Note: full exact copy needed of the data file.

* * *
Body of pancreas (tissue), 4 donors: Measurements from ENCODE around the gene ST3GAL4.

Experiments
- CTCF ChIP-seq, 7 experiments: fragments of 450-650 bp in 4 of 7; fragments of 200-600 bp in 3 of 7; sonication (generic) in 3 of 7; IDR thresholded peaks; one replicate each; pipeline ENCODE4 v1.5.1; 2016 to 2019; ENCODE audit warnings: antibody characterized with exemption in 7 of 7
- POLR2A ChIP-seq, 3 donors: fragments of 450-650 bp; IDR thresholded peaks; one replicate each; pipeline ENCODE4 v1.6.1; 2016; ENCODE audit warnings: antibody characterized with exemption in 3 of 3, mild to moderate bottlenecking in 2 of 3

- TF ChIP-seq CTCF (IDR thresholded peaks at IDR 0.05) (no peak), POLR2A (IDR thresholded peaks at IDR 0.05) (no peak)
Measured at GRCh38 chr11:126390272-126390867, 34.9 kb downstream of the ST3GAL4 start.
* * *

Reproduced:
Body of pancreas (tissue), 4 donors: Measurements from ENCODE around the gene ST3GAL4.

Experiments
- CTCF ChIP-seq, 7 experiments: fragments of 450-650 bp in 4 of 7; fragments of 200-600 bp in 3 of 7; sonication (generic) in 3 of 7; IDR thresholded peaks; one replicate each; pipeline ENCODE4 v1.5.1; 2016 to 2019; ENCODE audit warnings: antibody characterized with exemption in 7 of 7
- POLR2A ChIP-seq, 3 donors: fragments of 450-650 bp; IDR thresholded peaks; one replicate each; pipeline ENCODE4 v1.6.1; 2016; ENCODE audit warnings: antibody characterized with exemption in 3 of 3, mild to moderate bottlenecking in 2 of 3

- TF ChIP-seq CTCF (IDR thresholded peaks at IDR 0.05) (no peak), POLR2A (IDR thresholded peaks at IDR 0.05) (no peak)
Measured at GRCh38 chr11:126390272-126390867, 34.9 kb downstream of the ST3GAL4 start.